It's Whiting's 125th anniversary and soon there will also be an official celebration of Lakefront Park and its beautiful renovations. So what do you get the city as a gift to celebrate these two special occasions?
One person in Whiting came up with a real "house" warming gift. Since it weighs 500 pounds, there's not much chance that it will be returned.
What is it? It's a replica of one of the original little stone houses that once were found all over Lakefront Park back in the 1930's until the early 1960's.
I imagine that every family album in Whiting has at least one photo of their children (who are now in their 70's and 80's), dressed in their Sunday best, posed beside a stone house. Some were as tall as three feet and existed in rows by the lagoon bridge and in the park’s largest, tiered flowerbed.
Besides houses, the collection included a barn, a silo and a lighthouse. They were cement, all covered with teeny stones and colorful pieces of beach glass.
At one time, the little houses were wired for lights. Thirty years ago, when the Whiting Parks and Recreation Department removed the bases to prepare for planting, conduit wire was found.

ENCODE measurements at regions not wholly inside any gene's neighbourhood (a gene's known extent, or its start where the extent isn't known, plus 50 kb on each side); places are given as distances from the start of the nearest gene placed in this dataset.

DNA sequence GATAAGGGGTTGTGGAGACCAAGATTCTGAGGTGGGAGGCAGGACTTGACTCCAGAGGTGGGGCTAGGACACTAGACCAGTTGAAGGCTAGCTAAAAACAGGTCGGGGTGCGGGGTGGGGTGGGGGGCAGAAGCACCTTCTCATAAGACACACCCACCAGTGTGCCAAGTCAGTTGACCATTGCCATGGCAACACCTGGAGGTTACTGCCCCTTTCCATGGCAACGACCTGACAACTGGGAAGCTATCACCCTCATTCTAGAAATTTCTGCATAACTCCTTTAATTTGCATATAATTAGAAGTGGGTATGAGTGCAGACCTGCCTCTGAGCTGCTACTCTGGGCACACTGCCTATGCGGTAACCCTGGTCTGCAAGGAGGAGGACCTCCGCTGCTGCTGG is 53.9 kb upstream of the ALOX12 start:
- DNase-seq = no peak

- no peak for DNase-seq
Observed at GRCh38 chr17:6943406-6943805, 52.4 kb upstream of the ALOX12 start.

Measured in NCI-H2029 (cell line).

Although many people will tell you someone in their family created the originals, there are no photos of anyone making the houses or papers that prove who fashioned them. The only thing I've ever seen was a scrap of paper at the Whiting-Robertsdale Historical Society dated in the 1980's from the park superintendent that reads, "Houses are said to have been built by Mr. Whitaker - the bowling alley custodian."
In a sense, that's the beauty of this new little stone house. Nobody knows who made it, either, but what puzzles park foreman Paul DePoy the most is, how in the world did it get there overnight? It wasn't there when Paul left work the day before.
He discovered it around 7 a.m. June 4 when making his morning rounds. He looked up at the hill and saw something sitting atop the steps of the main garden in Lakefront Park. One can only imagine his surprise to find it was a little stone house just like the ones that disappeared more than 50 years ago.
The only identifying clue was a handwritten tag attached that simply said "Lift using chain only" referring to a chain that had been embedded into the concrete. The other side said to "Install: on flat surface on bed of mortar around perimeter."
How somebody got the 500-lb. house into the middle of the park during the night to be discovered so early in the morning is anyone's guess. The house is 25 inches long, 19 inches wide and 24 inches tall. The Park Department had to use a backhoe to place it in the garden.
I'm sure it's no coincidence that whoever created the house did it just in time for all the coming celebrations, just as I'm sure a new generation of little children will enjoy the magical miniature house.
And in keeping with Whiting tradition, hopefully no one will ever learn the name of this gift giver.